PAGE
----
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Thursday, June 01, 2006

Drug War: More Details on Medicated Troops in Combat

The June issue of Chicago-based In These Times magazine provides additional details on an issue with a whole host of consequences: sending troops diagnosed with PTSD back into combat -- medicated. Although the story's been reported in a number of areas the past couple of months (here, here, and here), more attention is needed on this important troop health issue.

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From In These Times:

In Iraq and Afghanistan, when “suck it up” fails to snap a soldier out of depression or panic, the Army turns to drugs. “Soldiers I talked to were receiving bags of antidepressants and sleeping meds in Iraq, but not the trauma care they needed,” says Steve Robinson, a Defense Department intelligence analyst during the Clinton administration.

Sometimes sleeping pills, antidepressants and tranquilizers are prescribed by qualified personnel. Sometimes not. Sgt. Georg Anderas Pogany told Salon that after he broke down in Iraq, his team sergeant told him “to pull himself together, gave him two Ambien, a prescription sleep aid, and ordered him to sleep.”

Other soldiers self-medicate. “We were so junked out on Valium, we had no emotions anymore,” Iraq vet John Crawford told “Fresh Air” host Terry Gross. He and others in his unit in Iraq became addicted to Valium.

The issues around mental health and medication are exacerbated for the more than 378,000 troops who have served multiple tours to Iraq and Afghanistan. Post traumatic stress disorders (PTSD) caused by a previous tour are cropping up in later ones. “It concerns us when we hear military doctors say, ‘It’s wonderful that we have these drugs available to cope with second or third deployments,’” Joyce Raezer of the National Military Family Association told In These Times. “But that statement makes military spouses cringe,” she continues, “Soldiers are saying ‘we don’t have time to recover.’”

Marine psychiatrist Cmdr. Paul S. Hammer confirmed to San Diego Union-Tribune reporter Rick Rogers that Marines with PTSD are returning to Iraq. In many cases, their problem is labeled stress. “Army docs have told me that commanders pressured them not to diagnose PTSD because it would cut into combat power—the ability to project men and women into war,” says Robinson. “The docs admit that the decision [to misdiagnose] is unethical, but are unwilling to take the huge career risk of becoming a whistle blower.”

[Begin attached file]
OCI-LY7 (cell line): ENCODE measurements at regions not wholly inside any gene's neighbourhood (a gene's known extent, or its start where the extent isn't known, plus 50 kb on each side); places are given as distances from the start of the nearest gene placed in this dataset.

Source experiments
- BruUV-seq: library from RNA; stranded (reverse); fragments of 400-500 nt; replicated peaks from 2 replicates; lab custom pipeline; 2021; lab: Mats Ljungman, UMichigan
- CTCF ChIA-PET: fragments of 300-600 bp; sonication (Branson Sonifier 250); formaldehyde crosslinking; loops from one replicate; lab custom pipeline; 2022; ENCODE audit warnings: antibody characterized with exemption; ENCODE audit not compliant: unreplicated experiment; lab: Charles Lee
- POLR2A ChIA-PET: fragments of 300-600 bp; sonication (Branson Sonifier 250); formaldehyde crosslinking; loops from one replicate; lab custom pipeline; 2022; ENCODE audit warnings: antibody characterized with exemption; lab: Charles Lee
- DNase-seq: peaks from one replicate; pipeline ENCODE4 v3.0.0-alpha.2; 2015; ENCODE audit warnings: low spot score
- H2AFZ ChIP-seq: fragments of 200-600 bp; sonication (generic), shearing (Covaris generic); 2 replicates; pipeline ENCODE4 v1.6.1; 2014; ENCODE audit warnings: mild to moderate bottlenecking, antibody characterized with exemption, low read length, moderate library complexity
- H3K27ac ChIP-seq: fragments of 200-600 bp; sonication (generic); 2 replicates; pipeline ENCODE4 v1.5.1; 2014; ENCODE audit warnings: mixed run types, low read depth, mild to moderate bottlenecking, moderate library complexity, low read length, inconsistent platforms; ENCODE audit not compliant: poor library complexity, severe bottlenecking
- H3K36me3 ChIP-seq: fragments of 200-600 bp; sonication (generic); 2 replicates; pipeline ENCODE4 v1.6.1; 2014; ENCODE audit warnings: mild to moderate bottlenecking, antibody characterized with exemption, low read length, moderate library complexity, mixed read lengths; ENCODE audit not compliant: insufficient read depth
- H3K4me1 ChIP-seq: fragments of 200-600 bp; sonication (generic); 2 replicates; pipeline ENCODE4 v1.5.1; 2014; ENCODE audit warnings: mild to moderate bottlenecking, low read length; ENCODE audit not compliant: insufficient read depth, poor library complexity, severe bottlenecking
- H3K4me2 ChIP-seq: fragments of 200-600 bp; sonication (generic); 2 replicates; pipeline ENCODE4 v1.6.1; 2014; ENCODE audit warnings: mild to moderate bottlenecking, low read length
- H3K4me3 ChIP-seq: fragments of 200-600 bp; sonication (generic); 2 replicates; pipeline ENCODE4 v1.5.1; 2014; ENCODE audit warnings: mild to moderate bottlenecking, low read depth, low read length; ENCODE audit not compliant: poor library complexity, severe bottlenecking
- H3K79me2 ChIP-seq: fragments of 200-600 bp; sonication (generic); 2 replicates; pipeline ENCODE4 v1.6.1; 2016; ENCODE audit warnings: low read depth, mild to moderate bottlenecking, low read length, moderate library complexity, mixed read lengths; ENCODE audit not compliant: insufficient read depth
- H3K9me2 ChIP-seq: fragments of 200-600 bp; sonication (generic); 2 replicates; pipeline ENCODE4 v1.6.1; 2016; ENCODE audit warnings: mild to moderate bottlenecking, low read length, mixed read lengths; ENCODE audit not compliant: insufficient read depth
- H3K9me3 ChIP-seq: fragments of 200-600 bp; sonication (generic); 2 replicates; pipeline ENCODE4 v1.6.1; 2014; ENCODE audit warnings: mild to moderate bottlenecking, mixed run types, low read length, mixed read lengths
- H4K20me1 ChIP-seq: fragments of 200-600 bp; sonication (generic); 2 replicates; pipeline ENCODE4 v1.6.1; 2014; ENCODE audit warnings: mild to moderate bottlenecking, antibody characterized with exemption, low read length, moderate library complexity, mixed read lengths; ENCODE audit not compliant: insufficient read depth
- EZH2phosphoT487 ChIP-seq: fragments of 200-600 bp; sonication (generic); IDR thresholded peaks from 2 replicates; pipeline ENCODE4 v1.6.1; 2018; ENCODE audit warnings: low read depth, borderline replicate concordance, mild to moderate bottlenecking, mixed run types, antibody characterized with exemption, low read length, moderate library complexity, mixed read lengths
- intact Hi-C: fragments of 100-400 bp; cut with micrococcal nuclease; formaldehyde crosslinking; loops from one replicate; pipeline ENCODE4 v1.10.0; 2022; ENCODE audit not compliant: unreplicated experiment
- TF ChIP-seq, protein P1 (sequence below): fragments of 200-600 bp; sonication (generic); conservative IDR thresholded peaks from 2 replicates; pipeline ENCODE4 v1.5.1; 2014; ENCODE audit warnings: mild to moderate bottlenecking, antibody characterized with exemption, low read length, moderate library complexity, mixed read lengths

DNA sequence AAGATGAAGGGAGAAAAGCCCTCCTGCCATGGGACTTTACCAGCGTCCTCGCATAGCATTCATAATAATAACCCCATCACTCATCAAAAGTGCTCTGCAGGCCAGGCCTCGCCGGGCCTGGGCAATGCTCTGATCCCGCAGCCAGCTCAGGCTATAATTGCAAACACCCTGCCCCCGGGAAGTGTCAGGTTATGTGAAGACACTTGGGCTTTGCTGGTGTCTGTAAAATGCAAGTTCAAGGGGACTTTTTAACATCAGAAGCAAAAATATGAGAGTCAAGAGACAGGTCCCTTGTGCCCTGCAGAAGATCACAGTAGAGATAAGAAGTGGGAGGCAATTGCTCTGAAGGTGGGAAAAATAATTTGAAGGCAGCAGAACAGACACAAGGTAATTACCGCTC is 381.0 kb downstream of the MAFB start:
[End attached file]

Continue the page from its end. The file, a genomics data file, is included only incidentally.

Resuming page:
Related to this multiple deployment issue may be the 'ethics on the battlefield' training sessions the DOD has ordered up for all combat troops. It may be too early to tell what caused Marines in Haditha, Iraq to apparently lash out at civilians following the loss of one of their troops last year; but, reports indicate that the unit in question was in Iraq on its third combat deployment.

From AP:

[Howard] Prince, [director of the Center for Ethical Leadership at the University of Texas at Austin and a retired Army general] also blamed a "revolving door" deployment policy that has worn on U.S. troops on their second and third tours in Iraq. The accused Marine battalion was on its third tour in less than 2 1/2 years. In comparison to the 10-year Vietnam conflict, most troops then only did two tours, Prince said.

"Repeated deployments have a cumulative effect on people's ability to maintain moral judgment, tactic standards," said Prince. "Leaders have to be aware of the cumulative, longterm effects of repeated deployments into this highly stressful and danger situation out there. We're wearing out our vounteer Army and Marines is what we're doing. And that's because the services are too small."

Back to the In These Times piece:

[T]he use of brain-altering medications must be monitored for effectiveness and safety, which is beyond the Army’s capability in Iraq. The medications can take weeks to kick in, dangerously interact with other medications or fail to work at all. Side effects can include organ damage and thoughts of suicide.

But if the problem is bad for the occupying army, it is far worse for the Iraqi civilians, who have few medical resources and no end in sight to the constant fear and deprivation that occupation has brought. “The [Iraqi] Ministry of Health says since the U.S. invasion there’s been a 35 percent jump in cases of post-traumatic stress disorder [in Iraqis],” reported NPR Baghdad correspondent Jamie Tarabay.

Keith Humphreys of U.S. Veterans Affairs documented a substantial rise in drug use in Iraq resulting from the terrible stress of daily life. Drugs that would require a prescription in the United States are available in drug stores and many Iraqis are turning to them for relief.

Former biology undergraduate Rorla Monere began taking sleeping pills to dull the pain and fear after witnessing the kidnapping of a close friend who was thrown into a car and later raped; a suicide car bomb left another of Monere’s close friends in a wheelchair. Afraid to go out, Monere stays at home, terrified that someone will storm the house. “The pills don’t have any effect anymore,” she told NPR’s “Morning Edition,” “because I take so many of them. I just want my day to finish. I spend it alone. … My wish is to die, to be free and rest. Better than this slaughter.”

Please consider thanking In These Times for their coverage of this important issue; and contact your elected representatives to share your concern for the healthcare our deployed troops are receiving.

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